Nevertheless, this dataset can still be used as a proof of concept.

A more accurate version could be built using data on the actual average nightly rates paid by guests, e.


from sites like AirDNA that scrape and sell higher quality Airbnb data.

Cleaning and preparing the dataFor the full exciting details (disclosure: level of excitement may vary) of data cleaning, feel free to check out my GitHub repo.

In the interests of brevity, I’ll just mention here three particular areas of data pre-processing that might be of interest (if they’re not, feel free to skip to part 2 with the colourful graphs).

Features that weren’t included (but I would have liked to include)The original dataset contained 106 features, including quite a few text columns of all the different description fields that you can fill in for an Airbnb listing.

Due to time constraints I did not do any natural language processing (NLP) in this model, so all these features were dropped.

However, an interesting avenue of future development for this model would be to augment it with NLP — perhaps for sentiment analysis, or looking for keywords, or some sort of fancy Word2Vec type situation that looks for similar listing descriptions and uses this to help guess price based on similar listings.

Another potential direction of future work could include reviews.


com also scrapes reviews, which can be matched to listings with their listing IDs.

Although most guests tend to give most listings high ratings (more on this in part 2), more nuanced ratings could perhaps be derived from the reviews themselves.

Dealing with London geography (TLDR: London was not mapped with data scientists in mind)Postcodes in the UK are complicated and messy.

They can be various lengths, and consist of letters and numbers in various orders.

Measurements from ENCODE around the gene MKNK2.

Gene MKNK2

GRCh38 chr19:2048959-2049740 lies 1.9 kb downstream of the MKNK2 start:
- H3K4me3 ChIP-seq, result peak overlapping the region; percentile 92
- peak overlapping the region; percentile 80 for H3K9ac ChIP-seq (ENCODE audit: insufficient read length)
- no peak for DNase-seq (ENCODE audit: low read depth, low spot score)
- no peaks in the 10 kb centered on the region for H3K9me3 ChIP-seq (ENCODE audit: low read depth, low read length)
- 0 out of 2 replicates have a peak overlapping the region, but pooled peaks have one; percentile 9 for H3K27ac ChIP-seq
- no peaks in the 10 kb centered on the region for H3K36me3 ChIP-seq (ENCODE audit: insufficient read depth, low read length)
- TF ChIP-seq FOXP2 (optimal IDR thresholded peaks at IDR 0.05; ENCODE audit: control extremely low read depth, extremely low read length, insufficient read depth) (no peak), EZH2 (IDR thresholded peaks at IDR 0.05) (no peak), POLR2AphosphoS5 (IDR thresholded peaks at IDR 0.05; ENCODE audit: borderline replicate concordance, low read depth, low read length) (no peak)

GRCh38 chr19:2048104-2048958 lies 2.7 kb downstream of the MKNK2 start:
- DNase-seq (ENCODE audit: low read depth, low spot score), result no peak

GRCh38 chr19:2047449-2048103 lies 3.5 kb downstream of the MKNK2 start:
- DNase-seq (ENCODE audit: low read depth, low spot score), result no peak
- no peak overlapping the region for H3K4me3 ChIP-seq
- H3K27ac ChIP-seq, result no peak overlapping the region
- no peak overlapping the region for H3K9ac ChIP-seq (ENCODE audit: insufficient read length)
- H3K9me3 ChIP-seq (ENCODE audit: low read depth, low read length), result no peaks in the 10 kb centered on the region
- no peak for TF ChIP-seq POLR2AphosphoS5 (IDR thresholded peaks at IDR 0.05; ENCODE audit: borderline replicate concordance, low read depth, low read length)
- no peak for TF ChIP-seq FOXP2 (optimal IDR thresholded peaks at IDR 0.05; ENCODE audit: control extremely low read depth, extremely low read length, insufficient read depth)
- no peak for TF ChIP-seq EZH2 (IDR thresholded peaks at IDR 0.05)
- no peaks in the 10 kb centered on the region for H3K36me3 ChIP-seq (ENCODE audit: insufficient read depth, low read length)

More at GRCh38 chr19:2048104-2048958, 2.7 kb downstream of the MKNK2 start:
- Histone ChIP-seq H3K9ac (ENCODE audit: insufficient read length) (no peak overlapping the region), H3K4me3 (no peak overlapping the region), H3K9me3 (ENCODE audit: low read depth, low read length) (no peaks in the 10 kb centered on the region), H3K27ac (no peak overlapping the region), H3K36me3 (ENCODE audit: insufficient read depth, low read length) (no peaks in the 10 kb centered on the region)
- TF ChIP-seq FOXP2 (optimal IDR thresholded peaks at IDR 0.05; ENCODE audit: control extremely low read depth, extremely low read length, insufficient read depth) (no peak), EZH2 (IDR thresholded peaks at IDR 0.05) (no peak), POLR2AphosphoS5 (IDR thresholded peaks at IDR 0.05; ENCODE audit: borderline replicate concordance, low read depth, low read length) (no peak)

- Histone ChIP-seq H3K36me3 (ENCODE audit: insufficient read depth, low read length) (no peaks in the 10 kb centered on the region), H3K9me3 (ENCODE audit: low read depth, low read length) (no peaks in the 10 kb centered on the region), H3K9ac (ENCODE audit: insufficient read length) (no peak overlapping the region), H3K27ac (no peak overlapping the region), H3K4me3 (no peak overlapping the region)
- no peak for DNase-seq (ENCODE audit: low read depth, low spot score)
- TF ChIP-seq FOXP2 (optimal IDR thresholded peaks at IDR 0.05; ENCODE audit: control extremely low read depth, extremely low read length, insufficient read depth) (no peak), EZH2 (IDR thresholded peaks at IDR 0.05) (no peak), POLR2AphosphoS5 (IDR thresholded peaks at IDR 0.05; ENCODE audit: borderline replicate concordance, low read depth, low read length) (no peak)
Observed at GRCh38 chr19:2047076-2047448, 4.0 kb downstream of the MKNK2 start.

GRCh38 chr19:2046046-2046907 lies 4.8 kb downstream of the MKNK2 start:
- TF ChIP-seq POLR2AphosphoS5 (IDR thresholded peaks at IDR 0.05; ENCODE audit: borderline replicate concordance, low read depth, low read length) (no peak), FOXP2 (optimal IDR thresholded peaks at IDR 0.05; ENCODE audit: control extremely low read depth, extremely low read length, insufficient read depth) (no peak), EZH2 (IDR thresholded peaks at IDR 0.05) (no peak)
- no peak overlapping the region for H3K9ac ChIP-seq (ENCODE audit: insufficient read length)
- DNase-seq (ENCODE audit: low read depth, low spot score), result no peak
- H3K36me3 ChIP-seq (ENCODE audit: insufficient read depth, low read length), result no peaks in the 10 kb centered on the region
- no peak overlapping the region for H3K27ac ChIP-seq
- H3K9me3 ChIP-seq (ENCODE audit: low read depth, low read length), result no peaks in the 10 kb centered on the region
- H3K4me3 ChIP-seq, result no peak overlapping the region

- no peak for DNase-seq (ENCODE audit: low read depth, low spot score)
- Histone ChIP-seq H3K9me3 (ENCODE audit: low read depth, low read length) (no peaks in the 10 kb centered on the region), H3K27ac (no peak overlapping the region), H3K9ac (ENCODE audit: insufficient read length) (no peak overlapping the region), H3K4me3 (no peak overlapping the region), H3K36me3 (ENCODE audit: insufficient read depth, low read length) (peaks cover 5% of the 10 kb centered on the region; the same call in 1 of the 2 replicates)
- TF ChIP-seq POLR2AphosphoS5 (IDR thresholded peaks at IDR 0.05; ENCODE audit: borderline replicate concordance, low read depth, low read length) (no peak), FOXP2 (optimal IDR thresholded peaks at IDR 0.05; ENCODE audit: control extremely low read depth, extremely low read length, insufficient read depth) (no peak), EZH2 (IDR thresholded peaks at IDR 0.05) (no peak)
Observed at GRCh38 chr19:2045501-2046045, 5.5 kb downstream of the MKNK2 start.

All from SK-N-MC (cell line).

The first half of a postcode is called the outcode or postcode district, and refers to areas as shown here:London postcode districts.

Source: https://en.


org/wiki/London_postal_districtJust to make things more complicated, the main geographic division of London is into 32 boroughs plus the City of London (technically a Corporation rather than a borough due to some quirks of 12th Century English history), which do not align with postcode districts (because that would be too easy, right?):London postcode districts (red), layered over London boroughs (black lines).

Source: https://en.


org/wiki/London_postal_districtThere also aren’t any easy ways of classifying London areas on a less granular level.

In fact, there is not even agreement on what counts as ‘inner London’:What even is London?.Source: https://en.


org/wiki/Inner_LondonAnd to make matters even worse, it turns out Airbnb allows hosts to enter postcodes in a free text entry box, precluding any easy separation of parts of postcodes, and allowing hosts to write all kinds of nonsense (my favourite is just the word ‘no’).

In the end, after discarding a bunch of regex experimentation with postcodes, I settled on using borough as the unit of geography.

Location is very important for Airbnb listings, and so I was not entirely happy about having to use borough.

It is not on a particularly fine-grained level, and does not always express well whether a property is in central London or out in the sticks — which makes a huge difference to price.